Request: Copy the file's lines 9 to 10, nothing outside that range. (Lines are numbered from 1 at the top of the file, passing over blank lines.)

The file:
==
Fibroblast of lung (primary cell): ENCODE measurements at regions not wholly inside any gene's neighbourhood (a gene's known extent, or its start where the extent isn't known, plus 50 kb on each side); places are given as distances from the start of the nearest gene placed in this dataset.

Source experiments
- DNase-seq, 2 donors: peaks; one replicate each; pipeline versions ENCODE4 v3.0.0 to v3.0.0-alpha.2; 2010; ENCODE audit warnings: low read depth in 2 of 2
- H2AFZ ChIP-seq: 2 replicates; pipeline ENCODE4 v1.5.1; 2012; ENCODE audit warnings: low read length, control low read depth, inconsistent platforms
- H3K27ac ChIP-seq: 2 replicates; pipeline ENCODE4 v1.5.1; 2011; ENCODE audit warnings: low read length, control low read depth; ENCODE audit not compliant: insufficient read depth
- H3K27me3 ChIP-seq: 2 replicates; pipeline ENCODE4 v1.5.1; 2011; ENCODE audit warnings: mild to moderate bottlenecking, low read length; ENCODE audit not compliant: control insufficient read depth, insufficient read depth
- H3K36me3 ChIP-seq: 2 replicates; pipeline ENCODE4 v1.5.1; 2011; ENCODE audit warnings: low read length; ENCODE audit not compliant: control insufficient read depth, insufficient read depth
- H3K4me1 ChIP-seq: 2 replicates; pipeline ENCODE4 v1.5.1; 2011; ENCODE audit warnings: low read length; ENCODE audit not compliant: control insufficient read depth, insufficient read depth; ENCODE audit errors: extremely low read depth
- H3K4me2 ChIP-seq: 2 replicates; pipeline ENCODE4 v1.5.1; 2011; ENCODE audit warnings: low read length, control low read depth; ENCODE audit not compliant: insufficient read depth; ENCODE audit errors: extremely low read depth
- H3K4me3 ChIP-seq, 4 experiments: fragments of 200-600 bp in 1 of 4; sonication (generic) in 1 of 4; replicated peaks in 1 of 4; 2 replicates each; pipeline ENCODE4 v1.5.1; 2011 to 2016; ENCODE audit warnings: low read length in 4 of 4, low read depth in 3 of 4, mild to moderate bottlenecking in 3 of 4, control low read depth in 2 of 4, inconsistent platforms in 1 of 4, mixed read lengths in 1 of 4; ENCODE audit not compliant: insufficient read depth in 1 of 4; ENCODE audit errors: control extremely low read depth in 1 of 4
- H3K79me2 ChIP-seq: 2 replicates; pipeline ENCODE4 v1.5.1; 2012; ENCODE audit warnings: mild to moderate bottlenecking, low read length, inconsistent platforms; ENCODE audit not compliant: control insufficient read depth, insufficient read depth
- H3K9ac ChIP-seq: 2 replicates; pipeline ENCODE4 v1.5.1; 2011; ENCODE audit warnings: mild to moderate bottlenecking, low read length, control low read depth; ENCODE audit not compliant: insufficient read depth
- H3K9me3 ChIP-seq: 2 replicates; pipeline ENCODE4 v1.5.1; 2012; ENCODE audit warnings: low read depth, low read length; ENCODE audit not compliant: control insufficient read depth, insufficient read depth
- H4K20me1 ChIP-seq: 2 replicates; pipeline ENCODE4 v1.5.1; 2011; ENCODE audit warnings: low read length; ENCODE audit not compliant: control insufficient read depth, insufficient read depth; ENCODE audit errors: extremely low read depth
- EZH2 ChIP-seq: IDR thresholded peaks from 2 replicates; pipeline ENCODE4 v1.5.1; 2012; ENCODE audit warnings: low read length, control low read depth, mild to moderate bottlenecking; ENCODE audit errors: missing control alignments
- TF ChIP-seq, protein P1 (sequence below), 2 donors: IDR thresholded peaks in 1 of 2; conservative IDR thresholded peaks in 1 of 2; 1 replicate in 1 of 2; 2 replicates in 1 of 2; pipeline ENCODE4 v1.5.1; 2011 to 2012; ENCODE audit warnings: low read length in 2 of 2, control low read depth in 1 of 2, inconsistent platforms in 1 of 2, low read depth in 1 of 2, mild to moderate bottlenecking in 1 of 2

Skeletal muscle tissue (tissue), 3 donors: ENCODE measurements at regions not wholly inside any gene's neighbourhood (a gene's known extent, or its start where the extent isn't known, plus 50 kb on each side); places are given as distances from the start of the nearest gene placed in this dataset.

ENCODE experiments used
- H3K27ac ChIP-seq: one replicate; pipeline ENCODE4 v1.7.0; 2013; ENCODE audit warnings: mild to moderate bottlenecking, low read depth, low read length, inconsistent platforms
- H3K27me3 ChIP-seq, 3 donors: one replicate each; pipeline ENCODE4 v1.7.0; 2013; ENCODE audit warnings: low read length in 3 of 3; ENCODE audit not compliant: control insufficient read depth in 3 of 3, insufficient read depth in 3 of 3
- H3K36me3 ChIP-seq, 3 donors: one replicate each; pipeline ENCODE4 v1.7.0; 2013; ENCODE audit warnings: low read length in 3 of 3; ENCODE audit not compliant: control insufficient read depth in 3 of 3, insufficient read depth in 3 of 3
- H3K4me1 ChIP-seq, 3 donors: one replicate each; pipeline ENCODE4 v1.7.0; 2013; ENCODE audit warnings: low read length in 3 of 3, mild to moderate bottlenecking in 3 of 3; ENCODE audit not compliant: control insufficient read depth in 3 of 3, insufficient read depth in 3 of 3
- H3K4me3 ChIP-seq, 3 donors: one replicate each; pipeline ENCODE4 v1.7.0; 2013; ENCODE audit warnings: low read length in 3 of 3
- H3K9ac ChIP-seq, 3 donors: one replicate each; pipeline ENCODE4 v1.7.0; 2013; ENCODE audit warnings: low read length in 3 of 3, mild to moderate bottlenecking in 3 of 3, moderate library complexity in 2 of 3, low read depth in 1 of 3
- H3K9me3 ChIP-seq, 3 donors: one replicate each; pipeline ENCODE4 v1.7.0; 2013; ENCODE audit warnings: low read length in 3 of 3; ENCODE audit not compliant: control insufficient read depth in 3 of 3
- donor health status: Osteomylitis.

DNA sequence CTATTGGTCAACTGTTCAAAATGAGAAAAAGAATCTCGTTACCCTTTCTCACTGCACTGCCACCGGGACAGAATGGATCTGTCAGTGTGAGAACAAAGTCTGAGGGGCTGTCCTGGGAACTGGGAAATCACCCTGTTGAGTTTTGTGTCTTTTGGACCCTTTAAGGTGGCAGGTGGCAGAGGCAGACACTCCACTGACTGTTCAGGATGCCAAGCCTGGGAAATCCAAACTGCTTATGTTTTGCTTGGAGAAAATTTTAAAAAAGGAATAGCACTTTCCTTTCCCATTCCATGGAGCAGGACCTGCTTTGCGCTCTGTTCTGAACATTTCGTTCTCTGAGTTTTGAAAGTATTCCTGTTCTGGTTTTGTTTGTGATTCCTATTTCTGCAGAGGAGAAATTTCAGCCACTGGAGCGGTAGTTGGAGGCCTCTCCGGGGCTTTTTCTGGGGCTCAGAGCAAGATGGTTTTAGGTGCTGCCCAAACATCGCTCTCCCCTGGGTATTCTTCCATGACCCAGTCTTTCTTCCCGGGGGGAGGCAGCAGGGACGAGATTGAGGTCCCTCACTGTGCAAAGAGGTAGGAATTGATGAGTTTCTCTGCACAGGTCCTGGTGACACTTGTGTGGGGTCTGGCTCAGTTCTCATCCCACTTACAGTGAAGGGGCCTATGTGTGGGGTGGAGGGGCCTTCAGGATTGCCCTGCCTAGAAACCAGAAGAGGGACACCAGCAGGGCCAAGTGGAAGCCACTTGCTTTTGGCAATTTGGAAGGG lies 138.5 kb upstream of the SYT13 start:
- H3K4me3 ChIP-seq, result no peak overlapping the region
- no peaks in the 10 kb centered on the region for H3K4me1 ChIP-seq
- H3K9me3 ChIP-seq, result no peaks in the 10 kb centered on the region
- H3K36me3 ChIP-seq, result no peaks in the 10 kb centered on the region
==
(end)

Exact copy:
- H3K4me2 ChIP-seq: 2 replicates; pipeline ENCODE4 v1.5.1; 2011; ENCODE audit warnings: low read length, control low read depth; ENCODE audit not compliant: insufficient read depth; ENCODE audit errors: extremely low read depth
- H3K4me3 ChIP-seq, 4 experiments: fragments of 200-600 bp in 1 of 4; sonication (generic) in 1 of 4; replicated peaks in 1 of 4; 2 replicates each; pipeline ENCODE4 v1.5.1; 2011 to 2016; ENCODE audit warnings: low read length in 4 of 4, low read depth in 3 of 4, mild to moderate bottlenecking in 3 of 4, control low read depth in 2 of 4, inconsistent platforms in 1 of 4, mixed read lengths in 1 of 4; ENCODE audit not compliant: insufficient read depth in 1 of 4; ENCODE audit errors: control extremely low read depth in 1 of 4